I really hope all 47 people that don’t own one of these reads this article;
I could use the views.
Oh! You’re one? Welcome.
Come on in, and learn about the marvelous instant pot.
First, let’s get this whole instant thing out of the way. It amazes me that this device has become so popular with such a misleading name. Open a jar of peanut butter (smooth, not crunchy, if you don’t mind). That’s instant. Microwave popcorn; that’s pretty instant.
You aren’t going to do anything in this instantly. About the quickest thing possible would take fifteen minutes, and I don’t think anyone would call that instant. The actual cooking time is probably faster than usual, but there are processes before and after, that uses more time than the actual cooking.
Second, there are things I’m not going to talk about here that you can find elsewhere:
- Making yogurt in the instant pot — Opening a yogurt container is pretty damn fast.
- Baking bread in the instant pot — I don’t hunt moose, I don’t chop wood, and I don’t bake bread.
- Washing your dog in the instant pot — Just wanted to see if I’d lost you yet.
So, that’s a lot of hooey about what it’s not; but what is an instant pot?
Despite all the buttons, an instant pot is basically three things:
- A pressure cooker — This above all else
- A slow cooker — Not sure how they got away with an instant slow cooker
- A rice cooker — And a very good one
You can also steam, boil, sauté, etc., but why would you?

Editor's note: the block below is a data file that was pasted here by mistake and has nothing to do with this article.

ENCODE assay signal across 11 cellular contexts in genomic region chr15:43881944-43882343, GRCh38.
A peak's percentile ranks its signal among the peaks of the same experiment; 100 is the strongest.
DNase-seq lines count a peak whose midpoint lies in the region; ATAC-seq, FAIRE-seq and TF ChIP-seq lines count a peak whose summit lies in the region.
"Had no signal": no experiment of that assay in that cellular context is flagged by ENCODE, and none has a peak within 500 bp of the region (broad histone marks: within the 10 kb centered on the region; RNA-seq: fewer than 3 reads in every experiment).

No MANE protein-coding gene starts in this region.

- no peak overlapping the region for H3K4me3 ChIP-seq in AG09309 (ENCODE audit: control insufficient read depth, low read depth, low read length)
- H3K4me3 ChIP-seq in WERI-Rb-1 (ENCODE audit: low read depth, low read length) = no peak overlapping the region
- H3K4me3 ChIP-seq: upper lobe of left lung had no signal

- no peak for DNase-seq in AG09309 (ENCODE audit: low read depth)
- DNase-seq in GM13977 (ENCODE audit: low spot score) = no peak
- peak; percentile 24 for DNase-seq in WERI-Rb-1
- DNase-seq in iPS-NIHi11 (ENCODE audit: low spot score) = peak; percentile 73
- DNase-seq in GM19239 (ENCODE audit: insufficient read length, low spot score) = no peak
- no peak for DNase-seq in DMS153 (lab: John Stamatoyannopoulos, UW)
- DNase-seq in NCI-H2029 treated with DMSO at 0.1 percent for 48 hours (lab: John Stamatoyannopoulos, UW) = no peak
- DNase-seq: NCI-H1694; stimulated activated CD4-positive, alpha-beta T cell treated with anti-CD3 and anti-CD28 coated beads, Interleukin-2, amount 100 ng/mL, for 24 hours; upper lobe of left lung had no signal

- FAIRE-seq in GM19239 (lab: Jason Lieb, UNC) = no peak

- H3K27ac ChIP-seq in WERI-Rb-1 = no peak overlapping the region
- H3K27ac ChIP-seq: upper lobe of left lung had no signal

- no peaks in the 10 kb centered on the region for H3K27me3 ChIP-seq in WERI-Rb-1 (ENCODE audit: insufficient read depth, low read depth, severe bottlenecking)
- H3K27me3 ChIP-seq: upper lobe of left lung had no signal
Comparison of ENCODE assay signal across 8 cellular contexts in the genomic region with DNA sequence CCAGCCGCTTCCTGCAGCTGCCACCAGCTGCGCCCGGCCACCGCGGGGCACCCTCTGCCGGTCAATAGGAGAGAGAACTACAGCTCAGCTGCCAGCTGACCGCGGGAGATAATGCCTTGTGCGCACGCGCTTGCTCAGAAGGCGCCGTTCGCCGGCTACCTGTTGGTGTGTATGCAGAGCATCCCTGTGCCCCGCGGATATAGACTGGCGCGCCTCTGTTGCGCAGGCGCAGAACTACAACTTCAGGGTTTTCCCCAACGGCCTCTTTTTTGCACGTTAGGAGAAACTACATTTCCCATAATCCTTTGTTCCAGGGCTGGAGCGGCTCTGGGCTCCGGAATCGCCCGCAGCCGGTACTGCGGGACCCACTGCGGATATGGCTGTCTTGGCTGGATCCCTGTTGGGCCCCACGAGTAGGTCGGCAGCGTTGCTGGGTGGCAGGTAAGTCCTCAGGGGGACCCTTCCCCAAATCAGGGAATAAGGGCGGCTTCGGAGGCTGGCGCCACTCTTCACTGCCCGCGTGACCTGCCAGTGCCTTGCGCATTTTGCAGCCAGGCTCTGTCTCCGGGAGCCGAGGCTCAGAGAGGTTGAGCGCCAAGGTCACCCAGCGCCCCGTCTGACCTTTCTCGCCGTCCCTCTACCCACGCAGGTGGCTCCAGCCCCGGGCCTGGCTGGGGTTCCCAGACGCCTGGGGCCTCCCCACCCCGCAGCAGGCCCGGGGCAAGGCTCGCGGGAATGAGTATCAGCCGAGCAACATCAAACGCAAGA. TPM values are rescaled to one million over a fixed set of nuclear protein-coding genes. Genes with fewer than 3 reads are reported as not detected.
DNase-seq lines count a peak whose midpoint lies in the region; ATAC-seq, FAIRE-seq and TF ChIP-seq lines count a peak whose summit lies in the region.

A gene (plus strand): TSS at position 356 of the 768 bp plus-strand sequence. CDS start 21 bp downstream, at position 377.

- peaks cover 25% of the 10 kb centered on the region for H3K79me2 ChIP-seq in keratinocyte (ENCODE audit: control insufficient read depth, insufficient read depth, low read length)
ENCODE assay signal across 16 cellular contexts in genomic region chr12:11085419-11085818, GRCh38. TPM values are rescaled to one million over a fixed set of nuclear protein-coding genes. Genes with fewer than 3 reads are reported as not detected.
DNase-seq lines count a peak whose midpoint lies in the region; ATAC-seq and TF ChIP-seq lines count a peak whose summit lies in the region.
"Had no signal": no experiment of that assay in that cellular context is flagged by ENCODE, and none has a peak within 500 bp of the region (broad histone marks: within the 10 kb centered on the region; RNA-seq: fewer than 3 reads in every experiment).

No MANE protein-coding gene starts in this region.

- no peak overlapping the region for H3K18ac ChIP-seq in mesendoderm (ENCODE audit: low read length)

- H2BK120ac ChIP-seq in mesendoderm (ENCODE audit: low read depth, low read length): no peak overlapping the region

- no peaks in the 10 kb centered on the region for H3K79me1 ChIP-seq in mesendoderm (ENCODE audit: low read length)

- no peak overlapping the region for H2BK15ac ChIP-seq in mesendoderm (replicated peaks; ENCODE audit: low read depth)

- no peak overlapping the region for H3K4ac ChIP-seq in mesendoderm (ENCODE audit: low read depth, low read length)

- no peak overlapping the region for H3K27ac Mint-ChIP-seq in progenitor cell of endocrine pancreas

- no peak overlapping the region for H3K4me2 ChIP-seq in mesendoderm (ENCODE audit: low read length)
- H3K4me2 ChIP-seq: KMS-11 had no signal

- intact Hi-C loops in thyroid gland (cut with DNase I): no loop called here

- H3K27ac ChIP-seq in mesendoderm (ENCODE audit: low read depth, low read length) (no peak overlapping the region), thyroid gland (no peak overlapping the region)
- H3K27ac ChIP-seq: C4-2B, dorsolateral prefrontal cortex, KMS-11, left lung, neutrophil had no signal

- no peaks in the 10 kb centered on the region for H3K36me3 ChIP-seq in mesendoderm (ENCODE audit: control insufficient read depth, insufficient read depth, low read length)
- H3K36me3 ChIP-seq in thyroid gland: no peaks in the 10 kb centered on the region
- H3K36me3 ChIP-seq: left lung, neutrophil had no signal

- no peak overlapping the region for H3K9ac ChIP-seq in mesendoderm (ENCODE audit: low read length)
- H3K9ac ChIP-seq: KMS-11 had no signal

But mostly, it’s a pressure cooker. No matter what function you choose, unless you are using it to saute before cooking, the lid is locked and pressure is building; it’s a pressure cooker.
But my grandmother already gave me her pressure cooker.
No, that’s a bomb waiting to explode. You cook it too hot or too long, it explodes. You try to take the lid off before the pressure’s released, your head explodes when the lid shoots through it on the way to the ceiling.
The Instant Pot is a kinder, gentler pressure cooker. First, the heat is controlled. If you try to cook too hot, too long, or without enough liquid, you get a burn notice, and it turns itself off.
When you’re burned, you’ve got nothing. No cash, no credit, no job history. You’re stuck in whatever city they decide to dump you in. ~Michael Weston — Burn Notice
If you let it run beyond the prescribed time, it goes into Keep Warm mode and waits on you to get good and ready, up to 16 hours.
Try to take the lid off before the pressure’s released? Can’t do it. Not without a hammer and crowbar.
What are all those buttons for, anyway?
With a couple of exceptions, they are all for doing the same thing in slightly different ways. On each one, the amount of cooking time may vary, and the temperature (Less, Normal, or More, whatever that means) may be different. But if you want to cook beef with the poultry setting or rice with the soup setting, go for it. You can change the time or temperature for any setting.
Before we get into specific uses and recipes, here is how it works in general.
- Put in the ingredients; always with some liquid
- Lock the lid
- Press one of the buttons
- The pressure builds
- It cooks for the designated time
- Pressure is released
- You eat
Number #4 and #6 is why the instant label is a little misleading. These can take as long as #5. Because I like to let the pressure release on its own (more on this in a bit), I typically triple the cooking time to get the actual cooking time. That’s a little long but is a good rule of thumb.